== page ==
Sociobiology

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Sociobiology is a field of scientific study which is based on the assumption that social behavior has resulted from evolution and attempts to explain and examine social behavior within that context. A branch of biology that deals with social behavior, it also draws from ethology, anthropology, evolution, zoology, archaeology, population genetics, and other disciplines. Within the study of human societies, sociobiology is very closely allied to the fields of Darwinian anthropology, human behavioral ecology and evolutionary psychology.

Sociobiology investigates social behaviors, such as mating patterns, territorial fights, pack hunting, and the hive society of social insects. It argues that just as selection pressure led to animals evolving useful ways of interacting with the natural environment, it led to the genetic evolution of advantageous social behavior.

While the term "sociobiology" can be traced to the 1940s, the concept didn't gain major recognition until 1975 with the publication of Edward O. Wilson's book, Sociobiology: The New Synthesis. The new field quickly became the subject of heated controversy. Criticism, most notably made by Richard Lewontin and Stephen Jay Gould, centered on sociobiology's contention that genes play an ultimate role in human behavior and that traits such as aggressiveness can be explained by biology rather than a person's social environment. Sociobiologists generally responded to the criticism by pointing to the complex relationship between nature and nurture. Anthropologist John Tooby and psychologist Leda Cosmides founded the field of evolutionary psychology.

Definition[edit]

E.O Wilson defines sociobiology as: “The extension of population biology and evolutionary theory to social organization”[1]

Sociobiology is based on the premise that some behaviors (both social and individual) are at least partly inherited and can be affected by natural selection. It begins with the idea that behaviors have evolved over time, similar to the way that physical traits are thought to have evolved. It predicts, therefore, that animals will act in ways that have proven to be evolutionarily successful over time. This can, among other things, result in the formation of complex social processes conducive to evolutionary fitness.

The discipline seeks to explain behavior as a product of natural selection. Behavior is therefore seen as an effort to preserve one's genes in the population. Inherent in sociobiological reasoning is the idea that certain genes or gene combinations that influence particular behavioral traits can be inherited from generation to generation.[citation needed]

Introductory example[edit]

For example, newly dominant male lions often will kill cubs in the pride that were not sired by them. This behavior is adaptive in evolutionary terms because killing the cubs eliminates competition for their own offspring and causes the nursing females to come into heat faster, thus allowing more of his genes to enter into the population. Sociobiologists would view this instinctual cub-killing behavior as being inherited through the genes of successfully reproducing male lions, whereas non-killing behavior may have "died out" as those lions were less successful in reproducing.

Support for premise[edit]

Genetic mouse mutants have now been harnessed to illustrate the power that genes exert on behaviour. For example, the transcription factor FEV (aka Pet1) has been shown, through its role in maintaining the serotonergic system in the brain, to be required for normal aggressive and anxiety-like behavior.[2] Thus, when FEV is genetically deleted from the mouse genome, male mice will instantly attack other males, whereas their wild-type counterparts take significantly longer to initiate violent behaviour. In addition, FEV has been shown to be required for correct maternal behaviour in mice, such that their offspring do not survive unless cross-fostered to other wild-type female mice.[3]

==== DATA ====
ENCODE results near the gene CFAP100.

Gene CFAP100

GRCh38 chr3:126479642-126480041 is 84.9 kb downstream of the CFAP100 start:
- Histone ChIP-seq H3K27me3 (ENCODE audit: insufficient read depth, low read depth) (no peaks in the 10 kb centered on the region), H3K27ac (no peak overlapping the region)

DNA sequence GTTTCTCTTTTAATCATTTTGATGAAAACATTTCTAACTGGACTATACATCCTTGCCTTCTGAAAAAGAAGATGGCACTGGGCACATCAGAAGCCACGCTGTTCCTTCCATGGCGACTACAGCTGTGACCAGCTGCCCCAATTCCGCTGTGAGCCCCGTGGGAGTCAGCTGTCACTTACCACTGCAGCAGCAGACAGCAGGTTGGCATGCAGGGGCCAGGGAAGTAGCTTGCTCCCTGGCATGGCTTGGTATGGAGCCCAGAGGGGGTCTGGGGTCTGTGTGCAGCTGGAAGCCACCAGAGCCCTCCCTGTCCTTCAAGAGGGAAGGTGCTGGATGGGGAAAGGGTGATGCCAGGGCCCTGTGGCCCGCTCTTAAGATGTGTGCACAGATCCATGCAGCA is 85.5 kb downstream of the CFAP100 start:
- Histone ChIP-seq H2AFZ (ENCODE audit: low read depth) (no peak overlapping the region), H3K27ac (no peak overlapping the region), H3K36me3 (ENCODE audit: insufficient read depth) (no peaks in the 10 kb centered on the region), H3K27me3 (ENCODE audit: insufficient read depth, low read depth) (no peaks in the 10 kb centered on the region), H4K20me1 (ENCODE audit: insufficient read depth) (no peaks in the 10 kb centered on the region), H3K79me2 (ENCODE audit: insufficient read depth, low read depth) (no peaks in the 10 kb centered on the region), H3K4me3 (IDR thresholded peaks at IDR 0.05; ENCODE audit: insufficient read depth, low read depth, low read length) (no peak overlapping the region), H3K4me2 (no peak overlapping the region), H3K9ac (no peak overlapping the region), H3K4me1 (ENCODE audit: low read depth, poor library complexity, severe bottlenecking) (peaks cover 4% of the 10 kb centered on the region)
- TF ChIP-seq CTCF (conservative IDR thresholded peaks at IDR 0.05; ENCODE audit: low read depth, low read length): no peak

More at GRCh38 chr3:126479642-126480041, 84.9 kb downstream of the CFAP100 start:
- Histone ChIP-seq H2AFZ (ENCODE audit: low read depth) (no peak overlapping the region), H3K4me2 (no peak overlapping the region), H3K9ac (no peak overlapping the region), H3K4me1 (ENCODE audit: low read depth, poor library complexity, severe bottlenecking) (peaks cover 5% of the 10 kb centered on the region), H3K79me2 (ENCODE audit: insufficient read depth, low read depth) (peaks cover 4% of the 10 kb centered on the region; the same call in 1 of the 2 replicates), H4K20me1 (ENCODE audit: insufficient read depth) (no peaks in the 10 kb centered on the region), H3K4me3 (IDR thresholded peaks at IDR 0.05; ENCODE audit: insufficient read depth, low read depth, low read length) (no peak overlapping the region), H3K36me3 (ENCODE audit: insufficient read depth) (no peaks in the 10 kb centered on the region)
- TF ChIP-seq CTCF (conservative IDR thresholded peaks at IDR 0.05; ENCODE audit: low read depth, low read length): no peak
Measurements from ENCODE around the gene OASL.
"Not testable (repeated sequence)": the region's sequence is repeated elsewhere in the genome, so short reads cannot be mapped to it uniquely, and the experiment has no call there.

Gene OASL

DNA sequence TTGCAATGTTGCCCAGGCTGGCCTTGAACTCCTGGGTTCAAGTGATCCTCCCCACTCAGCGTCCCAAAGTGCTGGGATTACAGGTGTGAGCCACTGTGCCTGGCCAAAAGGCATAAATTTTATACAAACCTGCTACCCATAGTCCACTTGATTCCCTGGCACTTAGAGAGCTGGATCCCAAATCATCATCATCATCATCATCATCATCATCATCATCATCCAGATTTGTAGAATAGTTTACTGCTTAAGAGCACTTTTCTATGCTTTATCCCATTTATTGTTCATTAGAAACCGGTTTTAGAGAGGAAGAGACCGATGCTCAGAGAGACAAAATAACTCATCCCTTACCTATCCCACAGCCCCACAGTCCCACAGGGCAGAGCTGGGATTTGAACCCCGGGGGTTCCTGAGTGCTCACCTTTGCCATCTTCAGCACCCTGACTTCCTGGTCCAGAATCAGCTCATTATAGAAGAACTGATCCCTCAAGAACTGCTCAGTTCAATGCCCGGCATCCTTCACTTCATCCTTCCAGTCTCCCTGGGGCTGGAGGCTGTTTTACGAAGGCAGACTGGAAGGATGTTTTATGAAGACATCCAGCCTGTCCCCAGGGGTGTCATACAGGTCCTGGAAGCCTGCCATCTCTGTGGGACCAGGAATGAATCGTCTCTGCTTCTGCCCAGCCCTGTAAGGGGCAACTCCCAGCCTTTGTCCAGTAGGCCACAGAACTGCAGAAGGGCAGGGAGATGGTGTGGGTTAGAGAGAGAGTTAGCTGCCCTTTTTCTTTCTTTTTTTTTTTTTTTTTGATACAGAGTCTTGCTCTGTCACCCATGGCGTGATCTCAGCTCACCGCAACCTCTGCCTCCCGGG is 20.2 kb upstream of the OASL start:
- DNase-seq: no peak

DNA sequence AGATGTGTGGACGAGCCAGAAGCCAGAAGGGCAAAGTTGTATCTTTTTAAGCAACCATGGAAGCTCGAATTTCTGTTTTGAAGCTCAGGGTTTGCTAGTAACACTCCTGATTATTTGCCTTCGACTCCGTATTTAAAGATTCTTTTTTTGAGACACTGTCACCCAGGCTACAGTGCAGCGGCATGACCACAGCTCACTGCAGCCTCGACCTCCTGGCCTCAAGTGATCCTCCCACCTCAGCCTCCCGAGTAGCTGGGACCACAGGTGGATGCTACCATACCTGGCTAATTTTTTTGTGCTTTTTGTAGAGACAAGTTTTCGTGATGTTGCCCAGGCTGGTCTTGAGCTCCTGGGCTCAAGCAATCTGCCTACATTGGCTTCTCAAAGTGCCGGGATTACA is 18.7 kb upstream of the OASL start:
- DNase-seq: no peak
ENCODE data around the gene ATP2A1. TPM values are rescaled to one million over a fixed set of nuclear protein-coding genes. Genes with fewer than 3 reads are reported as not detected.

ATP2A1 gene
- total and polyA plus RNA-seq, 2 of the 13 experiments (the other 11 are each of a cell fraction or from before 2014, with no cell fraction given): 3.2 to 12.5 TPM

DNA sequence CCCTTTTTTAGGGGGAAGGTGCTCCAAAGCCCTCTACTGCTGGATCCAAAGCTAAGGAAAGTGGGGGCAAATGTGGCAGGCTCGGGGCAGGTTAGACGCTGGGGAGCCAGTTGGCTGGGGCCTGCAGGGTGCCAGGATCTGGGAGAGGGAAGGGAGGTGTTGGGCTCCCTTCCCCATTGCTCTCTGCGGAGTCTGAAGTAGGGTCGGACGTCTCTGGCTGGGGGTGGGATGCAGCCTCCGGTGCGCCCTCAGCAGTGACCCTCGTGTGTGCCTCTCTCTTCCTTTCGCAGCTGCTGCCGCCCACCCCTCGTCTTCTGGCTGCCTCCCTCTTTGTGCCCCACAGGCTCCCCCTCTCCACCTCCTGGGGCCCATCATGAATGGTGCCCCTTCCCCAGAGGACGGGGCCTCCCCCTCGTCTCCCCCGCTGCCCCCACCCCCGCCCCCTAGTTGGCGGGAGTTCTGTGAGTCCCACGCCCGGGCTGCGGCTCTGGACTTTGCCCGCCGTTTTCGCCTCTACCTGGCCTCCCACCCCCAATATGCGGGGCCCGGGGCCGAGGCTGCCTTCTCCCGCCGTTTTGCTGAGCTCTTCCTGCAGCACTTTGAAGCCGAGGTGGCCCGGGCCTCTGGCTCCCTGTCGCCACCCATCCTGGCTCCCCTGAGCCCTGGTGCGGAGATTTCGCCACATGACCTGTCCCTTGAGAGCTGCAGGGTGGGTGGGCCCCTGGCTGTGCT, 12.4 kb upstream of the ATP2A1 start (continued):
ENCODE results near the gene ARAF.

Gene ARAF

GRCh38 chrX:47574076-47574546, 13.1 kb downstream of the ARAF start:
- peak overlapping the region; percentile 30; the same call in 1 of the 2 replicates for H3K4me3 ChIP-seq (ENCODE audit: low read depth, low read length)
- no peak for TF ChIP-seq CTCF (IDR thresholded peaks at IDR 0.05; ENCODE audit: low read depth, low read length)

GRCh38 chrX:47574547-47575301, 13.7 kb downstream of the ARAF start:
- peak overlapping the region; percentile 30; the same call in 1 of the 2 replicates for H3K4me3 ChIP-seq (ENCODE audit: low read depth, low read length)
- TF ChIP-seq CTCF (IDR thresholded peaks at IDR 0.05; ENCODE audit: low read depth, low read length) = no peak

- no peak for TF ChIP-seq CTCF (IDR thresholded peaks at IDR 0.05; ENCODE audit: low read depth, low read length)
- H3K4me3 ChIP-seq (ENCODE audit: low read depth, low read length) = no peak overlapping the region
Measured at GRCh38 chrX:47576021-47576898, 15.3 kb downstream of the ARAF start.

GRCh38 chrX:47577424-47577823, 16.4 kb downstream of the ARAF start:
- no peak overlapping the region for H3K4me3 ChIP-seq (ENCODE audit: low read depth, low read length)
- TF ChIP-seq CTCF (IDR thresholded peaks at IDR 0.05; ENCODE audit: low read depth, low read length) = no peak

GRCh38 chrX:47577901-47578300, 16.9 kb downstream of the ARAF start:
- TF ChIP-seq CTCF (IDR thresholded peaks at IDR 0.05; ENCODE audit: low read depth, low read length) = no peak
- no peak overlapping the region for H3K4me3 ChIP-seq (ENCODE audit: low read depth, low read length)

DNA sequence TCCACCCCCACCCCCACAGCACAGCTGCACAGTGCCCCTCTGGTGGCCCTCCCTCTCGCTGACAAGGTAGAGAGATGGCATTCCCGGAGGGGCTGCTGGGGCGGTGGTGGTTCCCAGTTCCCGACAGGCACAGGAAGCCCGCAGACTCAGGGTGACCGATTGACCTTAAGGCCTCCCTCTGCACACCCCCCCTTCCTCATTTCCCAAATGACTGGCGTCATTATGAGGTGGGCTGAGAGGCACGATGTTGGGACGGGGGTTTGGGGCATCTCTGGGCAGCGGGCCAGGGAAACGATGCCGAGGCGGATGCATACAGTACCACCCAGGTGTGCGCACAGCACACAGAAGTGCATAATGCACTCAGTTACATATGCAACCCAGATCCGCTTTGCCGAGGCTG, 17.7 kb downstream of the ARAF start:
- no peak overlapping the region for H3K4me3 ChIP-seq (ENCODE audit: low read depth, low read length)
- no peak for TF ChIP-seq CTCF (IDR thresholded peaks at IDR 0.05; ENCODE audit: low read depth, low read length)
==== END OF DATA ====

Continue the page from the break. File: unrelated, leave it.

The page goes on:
A genetic basis for instinctive behavioural traits among non-human species, such as in the above example, is commonly accepted among many biologists; however, attempting to use a genetic basis to explain complex behaviours in human societies has remained extremely controversial.[citation needed]

History[edit]

E. O. Wilson, a central figure in the history of sociobiology.

According to the OED, E. O. Wilson coined the word "sociobiology" at a 1946 conference on genetics and social behaviour, and it became widely used after it was popularized by Edward O. Wilson in his 1975 book, Sociobiology: The New Synthesis. However, the influence of evolution on behavior has been of interest to biologists and philosophers since soon after the discovery of evolution itself. Peter Kropotkin's Mutual Aid: A Factor of Evolution, written in the early 1890s, is a popular example. Antecedents of modern sociobiological thinking can be traced to the 1960s and the work of such biologists as Richard D. Alexander, Robert Trivers and William D. Hamilton. The idea of the inheritance of behaviour arose from J B S Haldane's idea about how "altruistic behaviour" (see Altruism) could be passed from generation to generation [4] Nonetheless, it was Wilson's book that pioneered and popularized the attempt to explain the evolutionary mechanics behind social behaviors such as altruism, aggression, and nurturence, primarily in ants (Wilson's own research specialty) but also in other animals (bees, wasps and termites).[5] The final chapter of the book is devoted to sociobiological explanations of human behavior, and Wilson later wrote a Pulitzer Prize winning book, On Human Nature, that addressed human behavior specifically.

Edward H. Hagen writes in The Handbook of Evolutionary Psychology that sociobiology is, despite the public controversy regarding the applications to humans, "one of the scientific triumphs of the twentieth century." "Sociobiology is now part of the core research and curriculum of virtually all biology departments, and it is a foundation of the work of almost all field biologists" Sociobiological research on nonhuman organisms has increased dramatically and continuously in the world's top scientific journals such as Nature and Science.The more general term behavioral ecology is commonly used as substitute for the term sociobiology in order to avoid the public controversy.[6]